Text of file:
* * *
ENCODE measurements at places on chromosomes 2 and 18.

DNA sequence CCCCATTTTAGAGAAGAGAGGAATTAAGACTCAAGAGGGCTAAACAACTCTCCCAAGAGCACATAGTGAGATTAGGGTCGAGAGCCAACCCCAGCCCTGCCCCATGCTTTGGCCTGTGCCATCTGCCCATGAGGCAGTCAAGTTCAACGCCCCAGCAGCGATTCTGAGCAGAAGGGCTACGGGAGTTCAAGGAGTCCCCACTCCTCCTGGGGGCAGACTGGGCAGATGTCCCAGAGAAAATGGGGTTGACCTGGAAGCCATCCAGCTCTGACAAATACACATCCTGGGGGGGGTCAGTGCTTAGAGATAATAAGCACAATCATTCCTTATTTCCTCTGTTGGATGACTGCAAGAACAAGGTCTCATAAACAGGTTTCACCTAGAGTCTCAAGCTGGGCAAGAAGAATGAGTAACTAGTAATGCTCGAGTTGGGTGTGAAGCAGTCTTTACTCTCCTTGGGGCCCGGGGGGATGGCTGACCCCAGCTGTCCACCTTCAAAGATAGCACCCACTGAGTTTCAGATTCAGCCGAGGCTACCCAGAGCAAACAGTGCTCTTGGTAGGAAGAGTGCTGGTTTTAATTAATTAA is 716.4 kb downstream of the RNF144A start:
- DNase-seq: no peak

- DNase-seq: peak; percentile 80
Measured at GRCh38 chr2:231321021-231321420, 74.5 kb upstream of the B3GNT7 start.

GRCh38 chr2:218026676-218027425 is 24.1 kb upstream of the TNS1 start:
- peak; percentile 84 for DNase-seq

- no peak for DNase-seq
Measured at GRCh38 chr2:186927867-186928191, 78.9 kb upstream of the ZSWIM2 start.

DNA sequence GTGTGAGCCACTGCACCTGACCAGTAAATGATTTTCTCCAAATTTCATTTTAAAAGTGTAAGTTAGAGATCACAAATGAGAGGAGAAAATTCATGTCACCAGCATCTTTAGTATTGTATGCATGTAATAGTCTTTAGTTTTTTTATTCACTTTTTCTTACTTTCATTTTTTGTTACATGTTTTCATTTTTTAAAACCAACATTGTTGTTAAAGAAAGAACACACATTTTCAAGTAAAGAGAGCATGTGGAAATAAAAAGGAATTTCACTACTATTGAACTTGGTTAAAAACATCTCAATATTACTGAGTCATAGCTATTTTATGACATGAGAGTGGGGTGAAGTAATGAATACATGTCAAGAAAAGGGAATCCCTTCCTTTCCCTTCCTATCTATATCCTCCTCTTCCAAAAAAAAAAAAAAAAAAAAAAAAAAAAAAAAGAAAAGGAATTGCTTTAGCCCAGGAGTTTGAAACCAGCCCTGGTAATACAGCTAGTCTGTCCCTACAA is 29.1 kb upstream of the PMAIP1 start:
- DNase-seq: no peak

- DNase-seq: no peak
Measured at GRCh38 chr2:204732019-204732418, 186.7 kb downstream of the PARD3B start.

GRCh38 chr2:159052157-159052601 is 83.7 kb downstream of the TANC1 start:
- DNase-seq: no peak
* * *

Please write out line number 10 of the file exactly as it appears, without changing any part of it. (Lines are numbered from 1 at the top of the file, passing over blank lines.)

DNA sequence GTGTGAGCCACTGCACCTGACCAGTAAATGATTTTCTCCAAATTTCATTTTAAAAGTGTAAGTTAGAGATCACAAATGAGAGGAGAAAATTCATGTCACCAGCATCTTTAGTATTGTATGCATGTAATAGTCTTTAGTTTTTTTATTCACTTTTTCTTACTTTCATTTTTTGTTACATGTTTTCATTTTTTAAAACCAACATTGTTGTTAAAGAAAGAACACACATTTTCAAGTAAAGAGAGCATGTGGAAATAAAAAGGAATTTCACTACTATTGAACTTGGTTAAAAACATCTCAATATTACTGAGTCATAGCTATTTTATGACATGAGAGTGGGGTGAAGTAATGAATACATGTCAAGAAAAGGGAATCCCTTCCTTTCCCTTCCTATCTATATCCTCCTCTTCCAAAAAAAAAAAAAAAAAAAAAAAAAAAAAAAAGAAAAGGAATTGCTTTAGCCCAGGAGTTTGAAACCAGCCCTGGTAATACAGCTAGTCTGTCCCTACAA is 29.1 kb upstream of the PMAIP1 start: